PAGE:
Like Me

Movie review by
Jeffrey M. Anderson, Common Sense Media
Like Me Movie Poster Image
Hypnotic experimental movie about millennial malaise.
  • NR
  • 2018
  • 85 minutes

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A lot or a little?

The parents' guide to what's in this movie.

Positive Messages

No clear messages here, but the movie does give teens plenty to talk about in terms of internet fame, posting videos, trolling, being mean or kind, relating to others, etc. Has posting videos online affected the way we see others? How can this change for the better?

Positive Role Models & Representations

No role models here. As captivating as the main character is -- i.e., her apparent freedom to do whatever comes into her head -- she's certainly not someone worth emulating. She steals, kidnaps, and eventually kills. Also, a man cruelly imitates Tourette's syndrome for laughs.


Guns and shooting, bloody wounds. Tourniquet applied to wounds. A man punches a teen girl in the face; bloody wounds shown. A teen girl chases a teen boy with a baseball bat; he grabs a meat cleaver. Character bashed on the head with a bat, with blood spurting. A man is sliced in the chest with a knife; small, bleeding wound. Disturbing video imagery. Vomiting; a man urinates in his pants. Hateful talk in online videos and comments ("kill yourself," etc.). A young girl plays with a toy gun.


A girl who claims to be 17 pretends to seduce an older man. She straddles him while wearing a sexy outfit; he's strapped to the bed. Innuendo.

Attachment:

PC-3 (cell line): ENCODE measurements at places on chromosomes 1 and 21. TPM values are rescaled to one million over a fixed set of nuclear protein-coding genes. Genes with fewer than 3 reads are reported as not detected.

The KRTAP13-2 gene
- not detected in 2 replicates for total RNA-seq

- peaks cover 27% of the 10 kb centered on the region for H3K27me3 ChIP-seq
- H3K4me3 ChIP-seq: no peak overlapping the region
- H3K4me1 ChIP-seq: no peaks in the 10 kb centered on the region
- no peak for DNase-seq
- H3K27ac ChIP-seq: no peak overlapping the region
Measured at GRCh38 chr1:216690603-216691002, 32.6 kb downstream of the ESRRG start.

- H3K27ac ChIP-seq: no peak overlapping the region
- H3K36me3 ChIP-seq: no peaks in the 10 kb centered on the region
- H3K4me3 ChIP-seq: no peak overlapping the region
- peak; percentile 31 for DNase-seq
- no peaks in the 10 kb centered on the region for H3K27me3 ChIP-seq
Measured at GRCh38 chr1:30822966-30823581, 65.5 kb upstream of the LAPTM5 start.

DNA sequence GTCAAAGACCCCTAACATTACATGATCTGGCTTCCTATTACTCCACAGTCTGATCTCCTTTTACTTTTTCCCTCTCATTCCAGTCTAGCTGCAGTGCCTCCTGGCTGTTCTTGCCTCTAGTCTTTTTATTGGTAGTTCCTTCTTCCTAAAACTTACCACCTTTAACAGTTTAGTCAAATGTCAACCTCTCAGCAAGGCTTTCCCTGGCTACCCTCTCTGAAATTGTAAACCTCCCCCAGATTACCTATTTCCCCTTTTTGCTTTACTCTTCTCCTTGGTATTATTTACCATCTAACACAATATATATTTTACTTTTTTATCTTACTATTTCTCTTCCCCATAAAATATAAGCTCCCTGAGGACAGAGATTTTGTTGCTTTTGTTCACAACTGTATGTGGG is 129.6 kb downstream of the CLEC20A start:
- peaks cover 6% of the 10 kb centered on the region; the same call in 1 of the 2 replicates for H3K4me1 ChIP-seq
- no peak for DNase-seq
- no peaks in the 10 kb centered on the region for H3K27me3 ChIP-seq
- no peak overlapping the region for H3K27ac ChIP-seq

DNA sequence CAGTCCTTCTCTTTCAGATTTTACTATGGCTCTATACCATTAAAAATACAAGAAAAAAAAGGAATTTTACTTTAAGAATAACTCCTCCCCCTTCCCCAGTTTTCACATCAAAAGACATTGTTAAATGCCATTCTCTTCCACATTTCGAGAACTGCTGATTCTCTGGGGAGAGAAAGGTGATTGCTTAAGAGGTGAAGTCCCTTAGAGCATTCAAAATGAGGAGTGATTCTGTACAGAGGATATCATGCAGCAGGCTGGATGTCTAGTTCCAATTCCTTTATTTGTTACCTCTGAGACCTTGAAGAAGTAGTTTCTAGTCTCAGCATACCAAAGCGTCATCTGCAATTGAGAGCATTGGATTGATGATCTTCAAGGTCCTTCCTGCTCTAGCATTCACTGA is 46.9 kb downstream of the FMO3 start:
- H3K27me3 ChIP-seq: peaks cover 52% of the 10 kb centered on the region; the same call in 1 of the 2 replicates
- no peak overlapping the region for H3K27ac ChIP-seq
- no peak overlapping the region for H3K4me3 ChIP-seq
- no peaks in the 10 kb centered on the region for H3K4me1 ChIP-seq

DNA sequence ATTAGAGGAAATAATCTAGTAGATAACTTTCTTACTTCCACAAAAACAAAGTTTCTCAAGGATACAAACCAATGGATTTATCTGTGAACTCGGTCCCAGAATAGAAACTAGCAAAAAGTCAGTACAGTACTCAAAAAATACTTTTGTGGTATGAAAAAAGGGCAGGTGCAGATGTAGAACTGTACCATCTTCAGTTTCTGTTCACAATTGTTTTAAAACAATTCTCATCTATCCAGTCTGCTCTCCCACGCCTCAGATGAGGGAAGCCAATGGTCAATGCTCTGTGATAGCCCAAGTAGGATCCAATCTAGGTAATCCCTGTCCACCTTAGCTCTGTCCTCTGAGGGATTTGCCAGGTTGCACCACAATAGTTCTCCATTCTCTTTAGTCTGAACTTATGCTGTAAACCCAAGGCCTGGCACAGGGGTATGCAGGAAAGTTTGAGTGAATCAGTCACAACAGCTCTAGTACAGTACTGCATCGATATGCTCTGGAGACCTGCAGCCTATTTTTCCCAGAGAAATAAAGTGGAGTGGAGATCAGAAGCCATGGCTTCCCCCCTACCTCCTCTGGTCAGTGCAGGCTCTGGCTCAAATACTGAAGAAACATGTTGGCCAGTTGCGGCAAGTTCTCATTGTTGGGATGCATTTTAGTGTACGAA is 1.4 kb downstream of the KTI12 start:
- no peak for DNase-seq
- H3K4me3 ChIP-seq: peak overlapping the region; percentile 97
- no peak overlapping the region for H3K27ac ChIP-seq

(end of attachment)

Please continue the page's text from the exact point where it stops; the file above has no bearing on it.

Very strong, frequent language, including "f--k," "s--t," "p---y," "c--t," "bitch," "ass," "d--k," "whore," "f--got," and "dildo," plus "Jesus" (as an exclamation).


YouTube isn't mentioned or shown, but videos are designed to look like YouTube uploads.

Drinking, Drugs & Smoking

Main character (who claims to be 17) smokes cigarettes and takes psychedelic mushrooms. Older character swallows a horse tranquilizer. Both characters said to have sniffed paint from a paper bag (not shown).

What parents need to know

Parents need to know that Like Me is a semi-experimental movie about a young woman who does seemingly random things in order to post them online. It has unsettling imagery, almost like little art installations within the movie. Violence includes guns and shooting, a knife and cutting, and bashing with a baseball bat; there are blood spurts and bloody wounds. There's cruel, hateful talk (usually from online comments), as well as swearing, including "f--k," "s--t," "c--t," "p---y," and more. The main character and an older man are in a sexual situation (she pretends to seduce him while wearing a sheer outfit), and they take psychedelic mushrooms together. They also appear to have sniffed spray paint from a paper bag. The young woman, who says she's 17, also smokes cigarettes. Without much of a story, the movie may be challenging for many viewers, but it brings up discussion-worthy questions about internet fame, posting videos, trolling, being mean or kind, relating to others, and so on.